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Picture This: Blondie by Martyn Goddard - Snap Galleries

Debbie Harry

Exhibition preview

FROM August 16 to September 24, 2016, central London’s specialist photography gallery Snap is presenting Picture This: Blondie by Martyn Goddard which, as the title suggests, is an exhibition of Martyn Goddard’s photographs of Blondie.

The photographs were taken in New York and London in 1978.

These intimate portraits of Debbie Harry and the band capture them in the recording studio for their Parallel Lines album; on stage and offstage in Philadelphia supporting Alice Cooper; at New York’s Palladium Theatre; in NYC’s Gramercy Park hotel for a Sunday Telegraph cover feature; on a New York rooftop for a shoot for the cover for their Best of Blondie LP; and finally in London for a gallery launch to promote the release of their Picture This single.

Martyn Goddard sets the scene on his sessions with Blondie in 1978:

In May 1978 I took a £99 Freddie Laker DC10 flight to New York to spend a week with Blondie. I stayed in the Gramercy Park Hotel and shot Debbie Harry for a piece which became a cover story for the Sunday Telegraph Magazine. On that same trip I travelled with the group to Philadelphia when they were the support band for Alice Cooper, and also enjoyed photographing their one-off gig at the Palladium in New York.

My second visit to photograph the band took place a month later, whenI returned to New York in late June 1978, and found myself in the Record Plant studios in New York City with them. They were in the studio recording their third album Parallel Lines.

When I arrived at the recording studio for the first photo session for their record company Chrysalis – one of several planned for the week – I could sense a tense atmosphere. As a photographer, shooting in recording studios was always a problem on a technical level with period camera equipment and film stock, in what were very dark functional spaces.

Additionally, one had to work around the process of recording a record. It was soon evident that Blondie, and Debbie Harry in particular, were having issues with record producer Mike Chapman. Two conflicting forces were in play: the group’s New York punk heritage (and their one take and done attitude) and Mike Chapman’s quest for West Coast perfection.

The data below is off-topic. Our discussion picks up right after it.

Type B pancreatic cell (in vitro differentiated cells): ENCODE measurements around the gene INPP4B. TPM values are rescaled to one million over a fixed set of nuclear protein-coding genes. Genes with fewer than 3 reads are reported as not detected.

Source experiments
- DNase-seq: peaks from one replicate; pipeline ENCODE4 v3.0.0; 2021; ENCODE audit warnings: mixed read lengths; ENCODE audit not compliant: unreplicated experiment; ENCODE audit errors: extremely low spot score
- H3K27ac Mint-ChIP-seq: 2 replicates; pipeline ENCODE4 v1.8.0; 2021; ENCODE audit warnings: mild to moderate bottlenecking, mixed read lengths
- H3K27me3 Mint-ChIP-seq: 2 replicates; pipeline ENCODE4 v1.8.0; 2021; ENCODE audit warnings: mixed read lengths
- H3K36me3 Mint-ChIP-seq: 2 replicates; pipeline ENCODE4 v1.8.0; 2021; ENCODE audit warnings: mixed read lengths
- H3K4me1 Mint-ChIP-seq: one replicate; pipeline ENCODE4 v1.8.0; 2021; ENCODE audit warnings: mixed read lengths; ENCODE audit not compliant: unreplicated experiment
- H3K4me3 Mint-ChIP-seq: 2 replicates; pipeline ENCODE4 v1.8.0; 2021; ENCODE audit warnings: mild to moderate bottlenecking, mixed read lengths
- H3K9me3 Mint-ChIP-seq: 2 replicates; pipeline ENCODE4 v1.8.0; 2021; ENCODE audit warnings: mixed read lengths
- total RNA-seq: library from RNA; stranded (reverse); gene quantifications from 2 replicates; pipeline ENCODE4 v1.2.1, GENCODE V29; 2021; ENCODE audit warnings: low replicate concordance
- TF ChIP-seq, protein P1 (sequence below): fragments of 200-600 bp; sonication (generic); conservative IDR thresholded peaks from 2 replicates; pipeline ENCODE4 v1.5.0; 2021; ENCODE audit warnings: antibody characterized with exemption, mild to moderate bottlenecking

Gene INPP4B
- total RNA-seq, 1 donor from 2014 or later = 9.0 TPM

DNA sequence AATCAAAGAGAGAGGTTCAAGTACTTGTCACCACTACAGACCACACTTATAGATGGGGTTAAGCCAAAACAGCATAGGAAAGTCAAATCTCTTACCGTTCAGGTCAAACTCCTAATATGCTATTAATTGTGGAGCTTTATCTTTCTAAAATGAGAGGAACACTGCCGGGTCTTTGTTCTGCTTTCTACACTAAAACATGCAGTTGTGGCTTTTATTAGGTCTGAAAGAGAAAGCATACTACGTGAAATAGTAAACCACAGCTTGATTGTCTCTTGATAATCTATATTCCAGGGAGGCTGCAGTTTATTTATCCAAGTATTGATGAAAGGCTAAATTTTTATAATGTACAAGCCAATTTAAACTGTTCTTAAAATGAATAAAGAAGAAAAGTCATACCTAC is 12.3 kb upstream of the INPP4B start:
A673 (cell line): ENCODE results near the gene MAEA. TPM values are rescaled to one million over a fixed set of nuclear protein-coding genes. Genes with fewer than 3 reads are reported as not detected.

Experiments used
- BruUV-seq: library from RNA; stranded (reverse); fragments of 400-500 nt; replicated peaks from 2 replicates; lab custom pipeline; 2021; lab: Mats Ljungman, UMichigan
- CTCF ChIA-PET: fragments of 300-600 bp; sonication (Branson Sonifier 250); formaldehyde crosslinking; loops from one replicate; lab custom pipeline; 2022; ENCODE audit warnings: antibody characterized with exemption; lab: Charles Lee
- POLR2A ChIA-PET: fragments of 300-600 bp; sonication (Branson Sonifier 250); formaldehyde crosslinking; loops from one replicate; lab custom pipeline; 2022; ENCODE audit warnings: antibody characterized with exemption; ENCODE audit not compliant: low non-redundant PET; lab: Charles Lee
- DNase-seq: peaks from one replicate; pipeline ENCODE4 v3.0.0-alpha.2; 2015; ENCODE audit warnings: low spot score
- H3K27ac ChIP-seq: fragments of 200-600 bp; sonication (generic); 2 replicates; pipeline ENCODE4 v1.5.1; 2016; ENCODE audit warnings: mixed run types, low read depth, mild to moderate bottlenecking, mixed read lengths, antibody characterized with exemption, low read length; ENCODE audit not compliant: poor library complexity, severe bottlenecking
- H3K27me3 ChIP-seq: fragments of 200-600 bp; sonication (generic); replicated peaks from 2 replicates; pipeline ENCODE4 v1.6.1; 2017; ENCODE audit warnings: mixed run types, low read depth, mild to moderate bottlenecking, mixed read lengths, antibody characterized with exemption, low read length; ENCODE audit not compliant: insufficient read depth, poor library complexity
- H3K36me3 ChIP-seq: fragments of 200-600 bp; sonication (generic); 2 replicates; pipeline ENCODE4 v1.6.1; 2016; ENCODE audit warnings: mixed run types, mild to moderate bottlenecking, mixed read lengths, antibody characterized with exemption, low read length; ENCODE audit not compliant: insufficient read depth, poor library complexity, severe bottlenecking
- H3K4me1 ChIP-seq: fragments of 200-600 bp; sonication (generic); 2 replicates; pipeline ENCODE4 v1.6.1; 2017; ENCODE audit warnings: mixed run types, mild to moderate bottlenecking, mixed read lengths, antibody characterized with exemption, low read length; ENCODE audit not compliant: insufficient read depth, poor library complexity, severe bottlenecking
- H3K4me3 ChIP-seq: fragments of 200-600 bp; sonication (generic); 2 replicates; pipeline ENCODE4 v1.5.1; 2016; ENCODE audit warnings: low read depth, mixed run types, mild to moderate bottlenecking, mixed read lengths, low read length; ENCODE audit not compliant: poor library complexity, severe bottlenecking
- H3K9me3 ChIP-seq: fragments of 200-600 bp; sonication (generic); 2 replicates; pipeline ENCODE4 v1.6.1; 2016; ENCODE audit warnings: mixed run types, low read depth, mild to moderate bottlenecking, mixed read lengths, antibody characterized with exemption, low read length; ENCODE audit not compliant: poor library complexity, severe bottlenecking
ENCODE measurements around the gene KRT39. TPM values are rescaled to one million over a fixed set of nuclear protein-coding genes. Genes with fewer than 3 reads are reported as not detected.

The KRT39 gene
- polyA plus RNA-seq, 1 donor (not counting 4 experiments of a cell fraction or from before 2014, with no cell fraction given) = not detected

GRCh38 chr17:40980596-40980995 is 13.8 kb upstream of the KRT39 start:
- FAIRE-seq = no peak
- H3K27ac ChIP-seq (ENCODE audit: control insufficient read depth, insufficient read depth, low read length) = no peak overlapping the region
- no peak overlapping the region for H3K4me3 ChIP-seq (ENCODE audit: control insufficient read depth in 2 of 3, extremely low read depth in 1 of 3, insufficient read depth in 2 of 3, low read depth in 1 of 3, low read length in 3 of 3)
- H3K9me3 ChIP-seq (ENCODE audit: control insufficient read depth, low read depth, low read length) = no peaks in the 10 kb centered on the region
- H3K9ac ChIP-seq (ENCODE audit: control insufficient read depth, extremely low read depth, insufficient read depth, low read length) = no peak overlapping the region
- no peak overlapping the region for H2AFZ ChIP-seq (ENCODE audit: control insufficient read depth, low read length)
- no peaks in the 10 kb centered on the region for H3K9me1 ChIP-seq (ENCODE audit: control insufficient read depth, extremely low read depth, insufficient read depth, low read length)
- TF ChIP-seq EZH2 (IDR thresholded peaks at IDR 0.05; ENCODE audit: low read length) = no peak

While I shot the images you can see on the contact sheet, Debbie would be singing short vocal passages which were over-dubbed time after time. This explains the various facial expressions she was making to the camera. Stiflingly boring in production for all members of the band, the album was to take six weeks to record.

Despite the record companies doubts about the album, it produced hit singles and reached number 6 in the US Billboard chart and number 1 in the UK album chart. The rest is history.

In August 1978, in association with Chrysalis Records and the Telegraph Sunday Magazine, I staged the exhibition Blondie in Camera at the Mirandy Gallery in Glentworth Street, London. It was a collection of the images from the two shoots in New York that year. The exhibition opening was to be the media launch of the latest single Picture This and the presentation of a silver disc for Plastic Letters album.

At 2.30pm on August 14 the band arrived, making their way through the crowded street full of fans who had been waiting all that morning. I certainly enjoyed the event which was given serious media coverage and we were able to sell signed prints for the bands favourite charity supporting diabetes research. Over the two weeks of the exhibition, three life size cut outs of Debbie Harry and the white label kissed LP that I used for the Parallel Lines picture disc shot all went AWOL!

Martyn Goddard graduated from Harrow College of Technology & Art in the early 1970’s during a period assisting acclaimed photographer Gered Mankowitz, Martyn Goddard, he became a regular face on the new wave music scene of the seventies and early eighties. This was an era of LP picture discs with serious budgets requiring creative photography.

Photographing acts such as Blondie, The Jam, The Cure, Sham 69, Ian Dury, and Toyah led to commissions from Queen and Elton John’s Rocket Records in the rock mainstream.

 While working for the Sunday Telegraph Magazine, You and Sunday Times Magazine in the 1980’s Goddard shot portraits and features with recording acts such as Genesis, U2, Jethro Tull, UB40 and Wham, progressing to portraits of great writers, artists, actors and politicians.

A period of working with Wham in the late 1980’s, including their groundbreaking tour of China, closed a chapter of life within the music business.

Goddard went on to work for Car magazine, creating new techniques of automotive and travel photography.

Image: Debbie Harry on the roof of The Record Plant studio, New York in 1978 taking a break from recording The Parallel Lines album.

Admission: Free.

Times: Tuesday to Friday, 11am to 6pm; Saturday, 11am to 5pm. Closed Sunday and Monday.

Snap Galleries, 12 Piccadilly Arcade, London, SW1Y 6NH

Telephone: +44(0)20 7493 1152